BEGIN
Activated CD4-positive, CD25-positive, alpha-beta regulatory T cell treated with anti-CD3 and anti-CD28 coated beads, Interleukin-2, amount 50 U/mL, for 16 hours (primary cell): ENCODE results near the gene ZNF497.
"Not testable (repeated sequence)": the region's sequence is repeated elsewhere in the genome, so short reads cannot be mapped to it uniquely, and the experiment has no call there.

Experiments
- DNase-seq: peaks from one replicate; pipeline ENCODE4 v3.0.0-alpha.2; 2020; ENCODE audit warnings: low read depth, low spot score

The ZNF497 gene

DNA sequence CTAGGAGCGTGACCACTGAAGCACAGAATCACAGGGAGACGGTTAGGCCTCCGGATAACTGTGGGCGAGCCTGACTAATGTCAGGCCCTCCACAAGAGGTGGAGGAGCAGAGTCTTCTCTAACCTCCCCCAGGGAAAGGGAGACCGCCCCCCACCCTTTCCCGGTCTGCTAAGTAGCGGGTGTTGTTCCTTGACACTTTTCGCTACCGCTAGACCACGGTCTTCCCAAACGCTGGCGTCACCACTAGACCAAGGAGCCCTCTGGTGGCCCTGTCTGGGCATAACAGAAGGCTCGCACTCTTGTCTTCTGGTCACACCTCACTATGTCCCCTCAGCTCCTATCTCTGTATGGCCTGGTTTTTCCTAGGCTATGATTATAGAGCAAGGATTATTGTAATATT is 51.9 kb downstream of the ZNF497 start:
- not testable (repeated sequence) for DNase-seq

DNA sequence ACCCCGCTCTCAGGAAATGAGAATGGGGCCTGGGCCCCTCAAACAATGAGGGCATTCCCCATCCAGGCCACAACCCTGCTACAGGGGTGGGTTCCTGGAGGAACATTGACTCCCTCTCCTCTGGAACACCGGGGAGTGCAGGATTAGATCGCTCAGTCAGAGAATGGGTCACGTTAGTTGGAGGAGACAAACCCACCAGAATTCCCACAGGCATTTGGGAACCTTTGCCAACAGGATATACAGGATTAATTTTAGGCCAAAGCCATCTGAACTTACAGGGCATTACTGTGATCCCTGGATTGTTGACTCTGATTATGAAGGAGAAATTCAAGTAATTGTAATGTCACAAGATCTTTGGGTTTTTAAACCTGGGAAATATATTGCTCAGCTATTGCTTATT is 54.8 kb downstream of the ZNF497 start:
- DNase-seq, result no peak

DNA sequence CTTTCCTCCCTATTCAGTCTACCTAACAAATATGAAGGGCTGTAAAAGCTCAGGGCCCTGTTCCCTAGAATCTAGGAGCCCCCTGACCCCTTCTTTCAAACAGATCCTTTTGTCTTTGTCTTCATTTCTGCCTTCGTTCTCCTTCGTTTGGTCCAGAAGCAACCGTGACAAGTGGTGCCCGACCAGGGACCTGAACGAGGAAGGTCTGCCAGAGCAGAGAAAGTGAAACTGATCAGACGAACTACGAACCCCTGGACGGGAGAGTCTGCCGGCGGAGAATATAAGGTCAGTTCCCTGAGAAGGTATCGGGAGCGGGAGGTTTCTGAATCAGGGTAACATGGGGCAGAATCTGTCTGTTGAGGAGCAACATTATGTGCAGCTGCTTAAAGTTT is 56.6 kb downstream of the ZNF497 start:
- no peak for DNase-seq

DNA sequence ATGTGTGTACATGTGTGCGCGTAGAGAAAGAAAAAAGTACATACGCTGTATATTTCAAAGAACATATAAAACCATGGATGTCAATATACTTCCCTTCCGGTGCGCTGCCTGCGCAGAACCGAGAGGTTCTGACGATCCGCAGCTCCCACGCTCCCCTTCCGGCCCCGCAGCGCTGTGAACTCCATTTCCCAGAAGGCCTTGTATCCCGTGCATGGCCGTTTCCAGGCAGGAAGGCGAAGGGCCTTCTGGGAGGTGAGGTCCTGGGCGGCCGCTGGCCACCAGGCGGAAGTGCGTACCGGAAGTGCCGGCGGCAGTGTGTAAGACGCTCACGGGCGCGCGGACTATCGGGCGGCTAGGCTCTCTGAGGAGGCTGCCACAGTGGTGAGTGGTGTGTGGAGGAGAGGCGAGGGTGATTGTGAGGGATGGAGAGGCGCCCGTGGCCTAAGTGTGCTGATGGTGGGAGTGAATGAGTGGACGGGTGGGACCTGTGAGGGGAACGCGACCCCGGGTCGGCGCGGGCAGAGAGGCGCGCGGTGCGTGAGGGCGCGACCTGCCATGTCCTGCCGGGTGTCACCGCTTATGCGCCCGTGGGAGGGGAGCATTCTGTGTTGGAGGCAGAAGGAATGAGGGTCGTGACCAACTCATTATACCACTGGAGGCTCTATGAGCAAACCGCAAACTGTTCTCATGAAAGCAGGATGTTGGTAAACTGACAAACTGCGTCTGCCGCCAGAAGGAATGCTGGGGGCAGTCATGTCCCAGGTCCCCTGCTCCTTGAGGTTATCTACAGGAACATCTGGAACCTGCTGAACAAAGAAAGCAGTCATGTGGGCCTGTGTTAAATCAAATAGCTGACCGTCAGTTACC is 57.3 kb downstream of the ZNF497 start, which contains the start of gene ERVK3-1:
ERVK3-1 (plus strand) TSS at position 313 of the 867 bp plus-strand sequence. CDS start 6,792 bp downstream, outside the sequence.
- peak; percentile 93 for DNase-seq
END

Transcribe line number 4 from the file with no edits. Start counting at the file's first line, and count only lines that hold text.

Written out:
- DNase-seq: peaks from one replicate; pipeline ENCODE4 v3.0.0-alpha.2; 2020; ENCODE audit warnings: low read depth, low spot score